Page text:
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Healing for Parents

My biggest goal each year is reading through the Bible. Thanks to the YouVersion app, I can do this with friends all over the world. This year, we’re reading through the Bible chronologically. As we read through Genesis, I noticed some recurring themes in the book related to parenting. As I studied these examples, I came up with an acronym to guide us in restoring healthy relationships in our families.

A balm is a comforting, soothing, restorative ointment. This topical treatment often has a fragrant and uplifting aroma. In other words, it’s medicinal for both the mind and the body. 

When we meet our spouse and fall in love, the “us against the world” stance is easy. Nothing is more important than our spouse. We want to do everything we can to please each other and preserve peace. After some time, the honeymoon ends and we “forget” to make this effort.

When children are added to the family unit, they tend to get all of the focus. While children need attention, love, and guidance, they are not the focus of the marriage. Many difficulties in the home start when parents neglect their relationship with each other. This allows favoritism, manipulation, and neglect to occur in the family. To get back to what is better, apply this BALM multiple times a day.

  1. Be on the same team with your spouse. Initially, when a child asks one parent and then another, he/she may not mean much harm. However, it’s still manipulation. Children need to know that the parents are a team. What mom says, dad supports – and vice versa. If there is an issue where one parent doesn’t agree, this discussion should NOT happen in front of the child. Be on the same team. Discuss different scenarios and your responses to them.
  2. Avoid favoritism. This caused so many problems in the book of Genesis (and continues to do so in today’s families). Abraham preferred Isaac. Isaac and Rebekah each had a favorite child. Jacob preferred Rachel and her children, over the rest of his family. Favoritism in families only leads to hurt feelings and conflict. While every child is different, every child needs love and discipline. The method for each child may vary, but one should not be given more importance than another.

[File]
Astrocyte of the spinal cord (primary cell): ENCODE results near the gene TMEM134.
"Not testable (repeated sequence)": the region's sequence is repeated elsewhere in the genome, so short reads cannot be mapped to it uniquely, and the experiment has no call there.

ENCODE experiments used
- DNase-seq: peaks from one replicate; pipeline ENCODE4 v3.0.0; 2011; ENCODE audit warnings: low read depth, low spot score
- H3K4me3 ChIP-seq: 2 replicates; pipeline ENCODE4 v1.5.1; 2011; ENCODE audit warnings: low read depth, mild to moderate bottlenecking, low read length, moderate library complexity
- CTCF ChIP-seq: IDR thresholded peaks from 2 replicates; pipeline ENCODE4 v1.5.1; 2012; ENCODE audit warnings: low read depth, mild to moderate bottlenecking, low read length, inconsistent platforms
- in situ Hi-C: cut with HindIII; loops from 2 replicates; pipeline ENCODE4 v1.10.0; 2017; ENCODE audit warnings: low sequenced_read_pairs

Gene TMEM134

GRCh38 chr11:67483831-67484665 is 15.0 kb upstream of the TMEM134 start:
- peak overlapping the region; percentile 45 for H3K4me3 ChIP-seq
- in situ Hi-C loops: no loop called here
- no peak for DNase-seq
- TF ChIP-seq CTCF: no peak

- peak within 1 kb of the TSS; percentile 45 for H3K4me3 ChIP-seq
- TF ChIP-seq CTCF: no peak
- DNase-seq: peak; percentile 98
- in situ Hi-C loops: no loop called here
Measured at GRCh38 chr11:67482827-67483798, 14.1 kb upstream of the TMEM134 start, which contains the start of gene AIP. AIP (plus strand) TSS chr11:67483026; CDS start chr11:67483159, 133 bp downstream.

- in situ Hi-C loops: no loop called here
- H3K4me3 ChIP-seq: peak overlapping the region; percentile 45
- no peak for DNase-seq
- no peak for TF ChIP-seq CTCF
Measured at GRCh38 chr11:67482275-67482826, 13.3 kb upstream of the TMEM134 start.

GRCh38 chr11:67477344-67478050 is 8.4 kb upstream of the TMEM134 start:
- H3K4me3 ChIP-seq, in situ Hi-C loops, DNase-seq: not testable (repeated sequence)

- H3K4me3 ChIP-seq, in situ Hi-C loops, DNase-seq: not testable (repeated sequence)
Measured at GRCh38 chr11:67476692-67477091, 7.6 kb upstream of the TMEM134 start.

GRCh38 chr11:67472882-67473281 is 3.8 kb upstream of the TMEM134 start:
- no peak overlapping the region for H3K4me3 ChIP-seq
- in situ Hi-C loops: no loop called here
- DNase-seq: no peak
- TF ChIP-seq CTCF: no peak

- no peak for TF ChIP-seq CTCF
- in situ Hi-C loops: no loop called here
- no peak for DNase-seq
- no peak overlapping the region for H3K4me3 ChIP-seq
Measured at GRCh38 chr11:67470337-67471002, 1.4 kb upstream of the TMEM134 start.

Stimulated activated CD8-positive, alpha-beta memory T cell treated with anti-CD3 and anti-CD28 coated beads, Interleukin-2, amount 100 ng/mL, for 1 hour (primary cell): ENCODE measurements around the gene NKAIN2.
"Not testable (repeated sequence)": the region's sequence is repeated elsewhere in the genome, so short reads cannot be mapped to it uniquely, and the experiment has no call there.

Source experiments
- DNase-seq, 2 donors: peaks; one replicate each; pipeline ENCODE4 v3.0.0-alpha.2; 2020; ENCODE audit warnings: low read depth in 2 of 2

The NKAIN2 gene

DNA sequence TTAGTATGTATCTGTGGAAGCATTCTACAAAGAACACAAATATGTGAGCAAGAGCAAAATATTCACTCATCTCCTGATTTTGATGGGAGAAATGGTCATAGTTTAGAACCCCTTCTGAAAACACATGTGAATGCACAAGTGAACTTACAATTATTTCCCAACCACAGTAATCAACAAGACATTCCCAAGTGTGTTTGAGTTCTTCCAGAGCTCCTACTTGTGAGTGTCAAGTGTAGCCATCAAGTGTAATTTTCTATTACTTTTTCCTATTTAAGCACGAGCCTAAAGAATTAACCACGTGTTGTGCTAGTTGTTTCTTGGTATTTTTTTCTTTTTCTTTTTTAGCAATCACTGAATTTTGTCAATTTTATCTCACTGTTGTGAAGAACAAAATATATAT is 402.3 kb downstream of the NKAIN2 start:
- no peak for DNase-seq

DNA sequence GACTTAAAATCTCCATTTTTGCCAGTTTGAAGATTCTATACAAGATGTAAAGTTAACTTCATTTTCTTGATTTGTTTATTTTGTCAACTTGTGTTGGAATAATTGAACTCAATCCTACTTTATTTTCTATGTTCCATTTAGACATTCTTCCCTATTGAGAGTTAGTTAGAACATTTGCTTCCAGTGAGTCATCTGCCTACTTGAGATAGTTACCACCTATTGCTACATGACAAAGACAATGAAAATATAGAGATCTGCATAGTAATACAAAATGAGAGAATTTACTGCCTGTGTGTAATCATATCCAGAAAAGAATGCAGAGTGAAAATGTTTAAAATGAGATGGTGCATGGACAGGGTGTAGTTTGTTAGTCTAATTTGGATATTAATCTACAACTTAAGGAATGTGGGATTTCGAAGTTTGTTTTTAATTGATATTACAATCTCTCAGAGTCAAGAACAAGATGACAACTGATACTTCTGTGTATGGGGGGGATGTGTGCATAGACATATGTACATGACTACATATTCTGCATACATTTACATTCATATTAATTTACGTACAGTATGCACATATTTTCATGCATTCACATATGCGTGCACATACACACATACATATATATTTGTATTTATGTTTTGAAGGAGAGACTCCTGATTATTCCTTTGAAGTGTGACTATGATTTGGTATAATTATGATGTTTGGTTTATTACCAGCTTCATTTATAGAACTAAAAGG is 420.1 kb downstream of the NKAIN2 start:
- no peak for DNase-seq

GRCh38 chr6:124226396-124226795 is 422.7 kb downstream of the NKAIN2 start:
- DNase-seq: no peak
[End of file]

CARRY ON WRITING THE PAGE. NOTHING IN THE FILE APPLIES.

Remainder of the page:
3. Listen (more than lecture). Listen to the silly stories, the endless chatter, and the childish concerns. Listening when children are young gives them the courage to continue the conversation as they grow. Because I listen to the mundane, my children feel safe asking big questions. I don’t shut them down or shy away from tough things. (I am still working on lecturing less).
  4. Make time, no matter how “busy” you are. Make time for your marriage (away from the children). Make time for each child individually. Make time for family togetherness. Pray together and play together. 

Above all, remember that God created marriage and designed families. He intends these relationships to be a blessing in our lives, not a source of pain. Invite God into your home and see the diffence His presence makes in every relationship.

**Disclaimer: This does not apply to families in which abuse is happening. Safety is more important than preserving relationships in the case of abuse. Abuse is not limited to physical harm. If you or someone you know is in a situation where they need intervention contact the National Hotline: 800-799-7233.

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